Steel sheet piles are long structural sections with a vertical interlocking system that creates a continuous wall. The walls are most often used to retain either soil or water. The ability of a sheet pile section to perform is dependent upon its geometry and the soils it is driven into. The pile transfers pressure from the high side of the wall to the soil in front of the wall.
There are permanent and temporary applications. Permanent sheet piles remain in the ground and serve as permanent retaining structures. Temporary sheet piles are designed to provide safe access for construction, and are then removed.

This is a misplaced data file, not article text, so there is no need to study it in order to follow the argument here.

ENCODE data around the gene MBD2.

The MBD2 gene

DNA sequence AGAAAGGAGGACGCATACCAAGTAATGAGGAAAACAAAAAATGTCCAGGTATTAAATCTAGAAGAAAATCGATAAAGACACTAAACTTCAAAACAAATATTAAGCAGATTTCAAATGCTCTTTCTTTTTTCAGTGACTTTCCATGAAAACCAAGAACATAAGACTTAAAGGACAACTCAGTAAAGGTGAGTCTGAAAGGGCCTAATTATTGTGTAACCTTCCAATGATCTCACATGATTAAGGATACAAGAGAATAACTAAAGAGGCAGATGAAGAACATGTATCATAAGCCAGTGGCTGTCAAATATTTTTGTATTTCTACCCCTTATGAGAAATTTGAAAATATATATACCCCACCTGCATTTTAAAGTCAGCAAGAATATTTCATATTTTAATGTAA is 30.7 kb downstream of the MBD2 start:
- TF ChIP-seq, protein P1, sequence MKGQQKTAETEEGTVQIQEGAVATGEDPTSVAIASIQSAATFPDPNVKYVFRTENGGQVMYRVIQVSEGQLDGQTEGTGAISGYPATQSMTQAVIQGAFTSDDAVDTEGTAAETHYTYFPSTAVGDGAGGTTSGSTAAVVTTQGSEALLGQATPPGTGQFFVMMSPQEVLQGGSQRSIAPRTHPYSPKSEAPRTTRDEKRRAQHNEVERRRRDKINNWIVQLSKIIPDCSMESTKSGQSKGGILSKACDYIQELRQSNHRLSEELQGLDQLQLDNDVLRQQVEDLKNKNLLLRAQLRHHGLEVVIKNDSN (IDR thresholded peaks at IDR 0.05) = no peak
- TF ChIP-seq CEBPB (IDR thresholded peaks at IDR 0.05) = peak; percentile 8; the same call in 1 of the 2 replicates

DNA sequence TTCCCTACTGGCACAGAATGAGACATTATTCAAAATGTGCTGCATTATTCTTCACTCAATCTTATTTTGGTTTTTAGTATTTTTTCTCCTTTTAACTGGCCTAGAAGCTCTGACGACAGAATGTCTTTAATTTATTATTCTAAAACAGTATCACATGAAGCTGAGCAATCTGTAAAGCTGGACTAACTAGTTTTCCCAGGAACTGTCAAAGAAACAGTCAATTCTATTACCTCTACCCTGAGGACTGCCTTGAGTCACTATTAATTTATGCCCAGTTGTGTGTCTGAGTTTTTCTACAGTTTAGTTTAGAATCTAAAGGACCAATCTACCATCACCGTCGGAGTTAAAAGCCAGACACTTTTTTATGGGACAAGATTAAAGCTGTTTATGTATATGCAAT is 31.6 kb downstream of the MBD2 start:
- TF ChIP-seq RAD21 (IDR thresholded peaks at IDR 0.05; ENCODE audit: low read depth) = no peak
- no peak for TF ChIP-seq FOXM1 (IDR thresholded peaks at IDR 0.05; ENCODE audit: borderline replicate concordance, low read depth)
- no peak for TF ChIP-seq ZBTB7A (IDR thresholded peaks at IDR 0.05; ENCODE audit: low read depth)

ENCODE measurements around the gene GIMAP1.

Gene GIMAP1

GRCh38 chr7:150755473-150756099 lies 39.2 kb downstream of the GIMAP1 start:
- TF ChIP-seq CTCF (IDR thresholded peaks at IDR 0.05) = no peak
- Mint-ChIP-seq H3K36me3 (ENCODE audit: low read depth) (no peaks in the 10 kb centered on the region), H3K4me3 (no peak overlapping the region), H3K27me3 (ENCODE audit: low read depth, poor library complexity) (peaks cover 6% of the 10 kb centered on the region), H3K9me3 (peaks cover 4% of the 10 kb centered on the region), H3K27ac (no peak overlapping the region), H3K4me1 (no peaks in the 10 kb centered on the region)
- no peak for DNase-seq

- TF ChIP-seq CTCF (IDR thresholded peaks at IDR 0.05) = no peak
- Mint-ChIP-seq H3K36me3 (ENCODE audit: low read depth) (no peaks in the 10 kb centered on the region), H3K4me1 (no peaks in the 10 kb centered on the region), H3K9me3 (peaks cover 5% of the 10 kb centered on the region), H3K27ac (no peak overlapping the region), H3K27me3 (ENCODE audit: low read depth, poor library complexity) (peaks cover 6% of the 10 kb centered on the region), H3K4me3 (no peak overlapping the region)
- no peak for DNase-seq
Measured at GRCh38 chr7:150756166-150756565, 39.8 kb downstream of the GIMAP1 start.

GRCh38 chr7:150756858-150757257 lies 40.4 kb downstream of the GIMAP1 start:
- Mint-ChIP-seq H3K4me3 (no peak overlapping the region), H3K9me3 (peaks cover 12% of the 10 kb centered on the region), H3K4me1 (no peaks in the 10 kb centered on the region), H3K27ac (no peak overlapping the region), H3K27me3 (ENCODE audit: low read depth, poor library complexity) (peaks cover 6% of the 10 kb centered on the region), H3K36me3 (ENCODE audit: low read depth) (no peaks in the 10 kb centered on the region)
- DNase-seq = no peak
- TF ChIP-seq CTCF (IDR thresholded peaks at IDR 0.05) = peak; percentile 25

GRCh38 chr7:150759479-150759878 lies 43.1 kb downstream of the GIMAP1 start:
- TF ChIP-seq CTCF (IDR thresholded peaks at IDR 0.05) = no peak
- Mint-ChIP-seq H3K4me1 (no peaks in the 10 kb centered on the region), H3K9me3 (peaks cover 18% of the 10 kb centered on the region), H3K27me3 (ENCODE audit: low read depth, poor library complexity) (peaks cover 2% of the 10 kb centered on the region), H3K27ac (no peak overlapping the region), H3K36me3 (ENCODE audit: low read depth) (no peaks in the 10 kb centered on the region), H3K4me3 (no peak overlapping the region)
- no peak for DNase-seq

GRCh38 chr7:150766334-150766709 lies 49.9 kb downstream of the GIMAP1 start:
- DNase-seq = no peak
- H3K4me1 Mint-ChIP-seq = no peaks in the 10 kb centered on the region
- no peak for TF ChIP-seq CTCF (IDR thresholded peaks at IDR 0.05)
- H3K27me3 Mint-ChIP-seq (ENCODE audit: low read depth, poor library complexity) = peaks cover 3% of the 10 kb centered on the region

Hot rolled and cold formed are two primary methods of manufacturing sheet pile. While there are key differences between these two methods, the most important distinction is the interlock. Since hot rolled sheet piles are produced from steel at high temperatures, the interlock tends to be tighter than its cold formed counterpart. Normally, looser interlocks are not recommended in extremely hard driving conditions or for walls requiring low permeability. Hot rolled sheet piles are generally larger and have a broader range of strengths than cold form sheet piles, but there is a large overlap between the two, especially in the most common sizes.